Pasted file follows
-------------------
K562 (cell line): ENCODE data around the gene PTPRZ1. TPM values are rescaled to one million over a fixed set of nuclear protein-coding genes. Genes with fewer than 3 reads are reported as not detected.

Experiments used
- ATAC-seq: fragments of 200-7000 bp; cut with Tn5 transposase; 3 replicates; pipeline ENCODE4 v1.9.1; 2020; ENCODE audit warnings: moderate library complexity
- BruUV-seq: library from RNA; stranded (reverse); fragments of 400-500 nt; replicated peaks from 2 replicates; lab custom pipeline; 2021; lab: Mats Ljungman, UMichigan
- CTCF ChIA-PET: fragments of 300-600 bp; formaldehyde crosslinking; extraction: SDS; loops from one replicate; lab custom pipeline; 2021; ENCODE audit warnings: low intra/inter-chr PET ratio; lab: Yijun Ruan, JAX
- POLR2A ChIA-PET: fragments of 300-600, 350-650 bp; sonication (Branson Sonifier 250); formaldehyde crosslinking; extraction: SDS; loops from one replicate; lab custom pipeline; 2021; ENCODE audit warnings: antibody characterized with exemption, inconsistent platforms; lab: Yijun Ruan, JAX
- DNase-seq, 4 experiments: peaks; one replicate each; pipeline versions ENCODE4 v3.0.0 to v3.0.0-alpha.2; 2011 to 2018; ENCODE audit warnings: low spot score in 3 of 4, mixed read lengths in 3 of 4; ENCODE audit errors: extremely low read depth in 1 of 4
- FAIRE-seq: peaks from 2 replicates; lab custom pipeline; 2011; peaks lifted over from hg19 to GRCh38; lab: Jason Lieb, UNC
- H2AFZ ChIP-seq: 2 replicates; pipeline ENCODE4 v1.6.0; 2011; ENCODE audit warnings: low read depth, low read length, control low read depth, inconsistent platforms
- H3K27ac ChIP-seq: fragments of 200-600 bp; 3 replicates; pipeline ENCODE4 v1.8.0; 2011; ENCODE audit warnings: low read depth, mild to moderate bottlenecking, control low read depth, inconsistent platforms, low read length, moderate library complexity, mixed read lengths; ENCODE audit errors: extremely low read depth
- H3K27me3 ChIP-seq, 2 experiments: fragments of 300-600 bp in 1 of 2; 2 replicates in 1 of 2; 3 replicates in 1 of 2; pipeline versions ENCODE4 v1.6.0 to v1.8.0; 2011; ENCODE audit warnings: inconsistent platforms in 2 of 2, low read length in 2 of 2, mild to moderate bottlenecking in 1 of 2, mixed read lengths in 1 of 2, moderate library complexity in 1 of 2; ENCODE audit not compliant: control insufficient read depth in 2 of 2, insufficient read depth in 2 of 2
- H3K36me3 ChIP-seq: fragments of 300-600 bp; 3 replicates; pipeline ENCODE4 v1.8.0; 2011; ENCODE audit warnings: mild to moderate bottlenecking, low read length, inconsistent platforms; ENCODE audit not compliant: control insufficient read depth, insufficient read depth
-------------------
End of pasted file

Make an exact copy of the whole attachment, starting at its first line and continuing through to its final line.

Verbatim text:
K562 (cell line): ENCODE data around the gene PTPRZ1. TPM values are rescaled to one million over a fixed set of nuclear protein-coding genes. Genes with fewer than 3 reads are reported as not detected.

Experiments used
- ATAC-seq: fragments of 200-7000 bp; cut with Tn5 transposase; 3 replicates; pipeline ENCODE4 v1.9.1; 2020; ENCODE audit warnings: moderate library complexity
- BruUV-seq: library from RNA; stranded (reverse); fragments of 400-500 nt; replicated peaks from 2 replicates; lab custom pipeline; 2021; lab: Mats Ljungman, UMichigan
- CTCF ChIA-PET: fragments of 300-600 bp; formaldehyde crosslinking; extraction: SDS; loops from one replicate; lab custom pipeline; 2021; ENCODE audit warnings: low intra/inter-chr PET ratio; lab: Yijun Ruan, JAX
- POLR2A ChIA-PET: fragments of 300-600, 350-650 bp; sonication (Branson Sonifier 250); formaldehyde crosslinking; extraction: SDS; loops from one replicate; lab custom pipeline; 2021; ENCODE audit warnings: antibody characterized with exemption, inconsistent platforms; lab: Yijun Ruan, JAX
- DNase-seq, 4 experiments: peaks; one replicate each; pipeline versions ENCODE4 v3.0.0 to v3.0.0-alpha.2; 2011 to 2018; ENCODE audit warnings: low spot score in 3 of 4, mixed read lengths in 3 of 4; ENCODE audit errors: extremely low read depth in 1 of 4
- FAIRE-seq: peaks from 2 replicates; lab custom pipeline; 2011; peaks lifted over from hg19 to GRCh38; lab: Jason Lieb, UNC
- H2AFZ ChIP-seq: 2 replicates; pipeline ENCODE4 v1.6.0; 2011; ENCODE audit warnings: low read depth, low read length, control low read depth, inconsistent platforms
- H3K27ac ChIP-seq: fragments of 200-600 bp; 3 replicates; pipeline ENCODE4 v1.8.0; 2011; ENCODE audit warnings: low read depth, mild to moderate bottlenecking, control low read depth, inconsistent platforms, low read length, moderate library complexity, mixed read lengths; ENCODE audit errors: extremely low read depth
- H3K27me3 ChIP-seq, 2 experiments: fragments of 300-600 bp in 1 of 2; 2 replicates in 1 of 2; 3 replicates in 1 of 2; pipeline versions ENCODE4 v1.6.0 to v1.8.0; 2011; ENCODE audit warnings: inconsistent platforms in 2 of 2, low read length in 2 of 2, mild to moderate bottlenecking in 1 of 2, mixed read lengths in 1 of 2, moderate library complexity in 1 of 2; ENCODE audit not compliant: control insufficient read depth in 2 of 2, insufficient read depth in 2 of 2
- H3K36me3 ChIP-seq: fragments of 300-600 bp; 3 replicates; pipeline ENCODE4 v1.8.0; 2011; ENCODE audit warnings: mild to moderate bottlenecking, low read length, inconsistent platforms; ENCODE audit not compliant: control insufficient read depth, insufficient read depth